"It is of primary importance to inculcate a regard for the sanctity of human life. The reluctance to take life is indeed often pushed to an extreme by the opponents of capital punishments. But nobody can say that the mass of the population have as yet pushed their tenderness to the verge of effeminacy. A little story, related for a different purpose in the Fortnightly Review, illustrates very prettily a sentiment which is not so uncommon as might be desired. A sensible Scotchman watching by the bedside of his dying wife became impatient at the poor woman's anxiety to express her last wishes, and civilly requested her to 'get on wi' her deeing.' Now, among the poorer classes, where the inconvenience inflicted by people who 'take an unconscionable time in dying' is necessarily felt much more keenly than with people in a different rank, it is to be feared that this delicate hint is frequently followed up by some practical remonstrances. 'They pinched his nose beneath the clothes,' as Barham says, on the authority of a real occurrence, 'and the poor dear soul went off like a lamb.' Suppose, in fact, the case of a small cottage, where the invalid has become a heavy burden upon his family instead of a support, where the expense of providing medicine and attendance is most seriously felt, and where the sick-room is also the only dwelling-room, must there not frequently be a strong temptation to give him a quiet push or two along the downward path? If it were understood to be the law that invalids might be finished off when the case was hopeless, would not the temptation be frequently overpowering? Yes, it is replied, but the doctor and the parson must be present. That is all very well, but, if the practice became common, the people would quickly learn to take the law into their own hands. For it is to be observed that this is one of the cases where nobody could tell tales. A man on the verge of death does not require to have his throat cut or a dose of arsenic administered. A judicious shake, an omission to cover him properly, or the exhibition of an over-dose of laudanum, will do the business effectually, and no possible proof remains. Once allow that such things may be done with due precautions, and the precautions will soon be neglected as troublesome formalities. Why bother the doctor and the parson, why ask the sick man's consent, when the case is so clear? Of course the system need not be openly mentioned, but it would be speedily understood to be a highly convenient practice. The advocates of the scheme admit that the precautions of which we have spoken are absolutely necessary to prevent abuse; and we may add that it is simply impossible to enforce their observance. The practice itself once sanctioned, nothing is clearer than that people could, if they chose, carry it out in their own methods. No practice, again, could be more directly destructive of any strong persuasion of the sanctity of life. We need only read a few police reports, to understand how great is the existing tendency to violence of all kinds. Infanticide, as we know, prevails to a terrible extent, and wife-killing is not much less popular. Admit that the slaughter of invalids is also right under certain limitations, and it is easy to guess the consequences. The devotion which the poor display in cases of sickness is often among the most touching and amiable features of their character. In spite of the temptations we have noticed, they will often make noble sacrifices for the comfort of their dying relatives. Tell them plainly that they are rather fools for their pains than otherwise, and that they had better suggest suicide to the sufferer at the earliest opportunity, and you do your best to encourage, not merely suicide, but the cruel murder of a helpless man. A deathbed, instead of being the scene for calling forth the tenderest emotions and the noblest self-sacrifice, will be haunted by a horrid suspicion; the sick man fearing that his departure is earnestly desired, and his friends inclining to the opinion that killing is not murder, but kindness. The agitation of the question, what is the proper moment for smothering your dying father instead of soothing him, is not favorable to the development of those sentiments and the inculcation of those lessons which we generally associate with a sick-bed. In fact, the plan which certain eccentric philanthropists have advocated with such queer enthusiasm has a direct tendency to make men greater brutes than they are, and they are quite brutal enough already."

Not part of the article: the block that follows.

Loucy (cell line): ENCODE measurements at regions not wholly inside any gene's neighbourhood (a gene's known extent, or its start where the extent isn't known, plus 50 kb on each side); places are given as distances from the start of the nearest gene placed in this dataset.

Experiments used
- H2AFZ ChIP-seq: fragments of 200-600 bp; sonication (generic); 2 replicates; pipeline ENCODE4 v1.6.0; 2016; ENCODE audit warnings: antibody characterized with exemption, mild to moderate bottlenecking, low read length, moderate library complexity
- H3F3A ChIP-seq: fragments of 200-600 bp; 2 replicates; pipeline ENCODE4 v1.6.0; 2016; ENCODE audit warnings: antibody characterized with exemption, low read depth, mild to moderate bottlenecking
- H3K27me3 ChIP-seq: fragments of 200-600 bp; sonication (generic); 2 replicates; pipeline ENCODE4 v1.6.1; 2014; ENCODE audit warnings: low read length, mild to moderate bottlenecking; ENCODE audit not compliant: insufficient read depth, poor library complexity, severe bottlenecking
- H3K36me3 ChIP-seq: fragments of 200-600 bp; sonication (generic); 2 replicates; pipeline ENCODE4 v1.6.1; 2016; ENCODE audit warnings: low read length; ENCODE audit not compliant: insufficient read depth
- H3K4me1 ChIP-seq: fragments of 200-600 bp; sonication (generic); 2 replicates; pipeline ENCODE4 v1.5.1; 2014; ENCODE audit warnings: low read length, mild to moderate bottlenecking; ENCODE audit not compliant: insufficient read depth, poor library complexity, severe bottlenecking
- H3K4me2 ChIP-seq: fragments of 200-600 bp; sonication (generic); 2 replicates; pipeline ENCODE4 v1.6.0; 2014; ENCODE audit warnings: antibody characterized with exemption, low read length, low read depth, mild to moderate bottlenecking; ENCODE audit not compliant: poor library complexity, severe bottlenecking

The Spectator objects that "the gravest of the merely rational objections we can bring against Mr. Tollemache is, that the ideas of which he is the advocate would plainly lead to two entirely new phases of feeling—impatience of hopeless suffering instead of tenderness toward it, where there was any legal difficulty in the way of getting rid of it by the proposed new law—and further, a disposition to regard people as 'selfish' who continued burdens upon others without any near and clear chance of the complete restoration of their own powers. Suppose it were permitted, as Mr. Tollemache wishes, that, on receiving the testimony of two or three physicians that a man's case is hopeless, he might, if he chose, elect to die, and that popular feeling came to sanction that choice as the right choice; what can be clearer than that, in the absence of any relations to whom such patients were dear, and who took pleasure therefore in prolonging their life, there would spring up a tone of habitual displeasure and irritation toward all who chose to go on giving unnecessary trouble to the world, and that very soon the standard of 'unnecessary' trouble would begin inevitably to become lower and lower, so that all the organized charity which now expresses itself in our hospital system would gradually suffer 'a sea-change' into something by no means 'rich or strange'—a sort of moral pressure, on poor invalids with any thing like a prospect of long-continued helplessness, to demand the right of ridding the world of themselves? We say that it is in this reflex effect of the new code of feeling upon our thoughts of disease, in the transformation it would certainly make of pure pity into impatience and something like reproachful displeasure, that the extreme danger of arguing out this sort of question, on the superficial considerations of the balance of pain and pleasure for each individual case, is best seen."